Now I’m encouraged by daily doses of truth, that help to weaken denial. I remind myself that it is true that I am an alcoholic, I am going to be better, I can ask for help, and It will be rewarding as I take this journey to a life of sobriety. My acknowledgement gives this problem or disease less and less power over me each day. It’s taking away the power to destroy me. 

I’ve always known on the surface, but the peace happens when I accept it as truth. I’m not as scared because the fear comes from not knowing what comes next. Now I know I will feel sad and angry. And I will continue to go through stages of grief and regret. But once past denial I can now truly go through,  I can take that honest look at the destruction drinking did to my spirit and be grateful that I hadn’t had to go through anymore that what I already have to let it go. 


I’m getting help!

Today I attended my first AA meeting. I’ve been thinking about it for quite sometime and finally walked through the doors and took my seat in the circle. 

I found a meeting 45 minutes from my home. I probably passed 20 meetings just to get to that one. I have not resolved some of my fears of being “found out,” but I refused to let that stop me from what will help me survive and thrive. -One day and one issue at a time. 

I sat down and immediately wanted to burst out of my skin an into tears simultaneously. I was for the first time physically surrounded by people who understood exactly what I was going through. The faces before me were of different races and ages, ranging from my 25 days to 20 years. It’s one thing to know conceptually that I was not alone dealing with this disease. I read blogs and listen to podcast and know active and recovering alcoholics. This however added another level of realness and truth to this thing called my recovery. I believe that I was so overcome because for the first time (other than talking it out with my husband) I didn’t and could not hide. Someone saw me, I was found out, and it helped to be surrounded by others telling their story. While I stayed silent and listened one of the weights hanging from my yoke was laid down.  My spirit let out a big sigh of relief.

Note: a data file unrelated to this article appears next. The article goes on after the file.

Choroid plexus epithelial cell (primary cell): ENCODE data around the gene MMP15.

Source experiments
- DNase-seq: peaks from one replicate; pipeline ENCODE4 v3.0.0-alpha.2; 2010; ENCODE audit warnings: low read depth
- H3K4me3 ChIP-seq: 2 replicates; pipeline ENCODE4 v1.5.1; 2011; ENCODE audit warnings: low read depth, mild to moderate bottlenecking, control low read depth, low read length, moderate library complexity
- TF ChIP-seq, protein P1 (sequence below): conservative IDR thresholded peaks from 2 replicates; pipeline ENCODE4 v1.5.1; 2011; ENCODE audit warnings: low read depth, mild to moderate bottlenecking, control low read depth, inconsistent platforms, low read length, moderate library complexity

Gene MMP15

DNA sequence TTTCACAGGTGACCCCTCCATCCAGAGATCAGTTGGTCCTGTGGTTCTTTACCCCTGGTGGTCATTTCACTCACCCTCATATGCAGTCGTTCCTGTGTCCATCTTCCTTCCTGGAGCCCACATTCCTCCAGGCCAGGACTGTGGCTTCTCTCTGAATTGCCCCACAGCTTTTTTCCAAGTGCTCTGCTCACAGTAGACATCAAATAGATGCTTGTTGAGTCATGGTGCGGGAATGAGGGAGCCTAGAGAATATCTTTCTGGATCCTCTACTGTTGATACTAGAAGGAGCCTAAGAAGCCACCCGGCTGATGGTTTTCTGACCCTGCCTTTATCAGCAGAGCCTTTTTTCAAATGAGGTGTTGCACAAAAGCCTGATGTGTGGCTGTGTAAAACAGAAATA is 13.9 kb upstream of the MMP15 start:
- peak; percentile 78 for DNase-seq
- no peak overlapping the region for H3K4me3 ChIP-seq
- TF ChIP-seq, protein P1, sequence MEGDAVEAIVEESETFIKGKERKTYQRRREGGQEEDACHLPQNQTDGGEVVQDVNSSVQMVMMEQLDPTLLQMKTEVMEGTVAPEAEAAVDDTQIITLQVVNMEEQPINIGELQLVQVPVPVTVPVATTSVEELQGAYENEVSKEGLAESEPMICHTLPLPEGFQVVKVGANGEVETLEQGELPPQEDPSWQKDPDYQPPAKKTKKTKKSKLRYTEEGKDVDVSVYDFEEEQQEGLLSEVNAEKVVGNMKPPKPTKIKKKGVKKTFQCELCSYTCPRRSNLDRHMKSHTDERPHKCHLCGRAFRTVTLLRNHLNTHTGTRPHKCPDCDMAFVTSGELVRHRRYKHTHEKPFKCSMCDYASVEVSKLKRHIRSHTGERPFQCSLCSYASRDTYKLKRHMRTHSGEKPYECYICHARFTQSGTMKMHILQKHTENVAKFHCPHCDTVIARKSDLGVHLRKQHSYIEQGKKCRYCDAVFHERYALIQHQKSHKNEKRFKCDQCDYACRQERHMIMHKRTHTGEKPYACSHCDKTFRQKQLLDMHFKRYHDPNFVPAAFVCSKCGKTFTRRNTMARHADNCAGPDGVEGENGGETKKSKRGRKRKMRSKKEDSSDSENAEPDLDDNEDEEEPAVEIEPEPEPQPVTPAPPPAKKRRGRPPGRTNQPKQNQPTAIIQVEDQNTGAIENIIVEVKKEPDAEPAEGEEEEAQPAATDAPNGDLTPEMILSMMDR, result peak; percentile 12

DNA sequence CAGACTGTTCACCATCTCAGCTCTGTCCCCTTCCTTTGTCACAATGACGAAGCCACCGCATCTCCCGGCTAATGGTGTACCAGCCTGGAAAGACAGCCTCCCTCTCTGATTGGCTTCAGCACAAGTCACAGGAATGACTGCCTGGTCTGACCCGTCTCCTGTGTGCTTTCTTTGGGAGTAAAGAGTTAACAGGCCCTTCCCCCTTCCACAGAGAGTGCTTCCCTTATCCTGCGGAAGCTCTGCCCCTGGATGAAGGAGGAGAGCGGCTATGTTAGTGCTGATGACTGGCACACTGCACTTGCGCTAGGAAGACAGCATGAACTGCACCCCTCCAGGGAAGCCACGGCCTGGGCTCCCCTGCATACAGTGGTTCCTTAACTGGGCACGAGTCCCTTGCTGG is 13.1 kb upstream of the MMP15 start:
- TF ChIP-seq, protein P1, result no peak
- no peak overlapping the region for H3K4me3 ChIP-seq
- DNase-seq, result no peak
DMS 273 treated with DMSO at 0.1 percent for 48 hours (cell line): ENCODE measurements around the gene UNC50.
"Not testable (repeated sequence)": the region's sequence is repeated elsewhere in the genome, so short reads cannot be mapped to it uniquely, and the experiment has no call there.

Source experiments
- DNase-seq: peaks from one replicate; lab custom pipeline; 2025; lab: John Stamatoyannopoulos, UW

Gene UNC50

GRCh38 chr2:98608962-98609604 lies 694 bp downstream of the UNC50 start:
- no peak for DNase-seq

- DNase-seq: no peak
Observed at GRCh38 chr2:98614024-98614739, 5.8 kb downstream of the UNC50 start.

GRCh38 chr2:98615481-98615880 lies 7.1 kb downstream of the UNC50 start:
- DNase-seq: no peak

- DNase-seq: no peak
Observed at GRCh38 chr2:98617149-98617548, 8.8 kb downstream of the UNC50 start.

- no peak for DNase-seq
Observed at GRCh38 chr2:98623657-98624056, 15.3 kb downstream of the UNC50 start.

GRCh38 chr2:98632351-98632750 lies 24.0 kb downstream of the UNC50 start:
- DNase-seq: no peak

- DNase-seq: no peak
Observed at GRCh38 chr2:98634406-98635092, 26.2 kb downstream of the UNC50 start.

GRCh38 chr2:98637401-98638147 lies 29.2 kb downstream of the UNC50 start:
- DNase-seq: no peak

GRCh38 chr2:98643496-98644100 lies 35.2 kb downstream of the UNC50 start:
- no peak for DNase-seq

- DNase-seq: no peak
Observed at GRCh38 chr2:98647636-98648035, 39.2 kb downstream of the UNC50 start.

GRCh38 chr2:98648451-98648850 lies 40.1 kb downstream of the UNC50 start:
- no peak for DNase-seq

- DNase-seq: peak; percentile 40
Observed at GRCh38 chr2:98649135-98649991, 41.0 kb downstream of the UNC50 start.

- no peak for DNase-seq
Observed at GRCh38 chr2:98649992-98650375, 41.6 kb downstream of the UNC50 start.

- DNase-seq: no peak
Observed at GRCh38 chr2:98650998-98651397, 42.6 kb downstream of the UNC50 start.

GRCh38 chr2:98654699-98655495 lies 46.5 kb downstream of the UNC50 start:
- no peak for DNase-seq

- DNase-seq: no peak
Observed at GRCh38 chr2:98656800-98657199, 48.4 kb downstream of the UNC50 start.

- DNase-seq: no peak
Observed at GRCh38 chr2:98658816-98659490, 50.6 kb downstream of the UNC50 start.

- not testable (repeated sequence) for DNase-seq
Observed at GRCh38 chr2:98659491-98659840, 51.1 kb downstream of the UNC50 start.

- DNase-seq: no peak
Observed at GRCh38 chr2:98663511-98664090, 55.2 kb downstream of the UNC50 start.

I was welcomed, inspired and then asked to return. Which I will do… I will definitely  return. 

Oh and I accepted my first chip. 

My light was starting to dim. Actually it has been diminishing for some time now. So a change needs to be made, time to leave the Fade.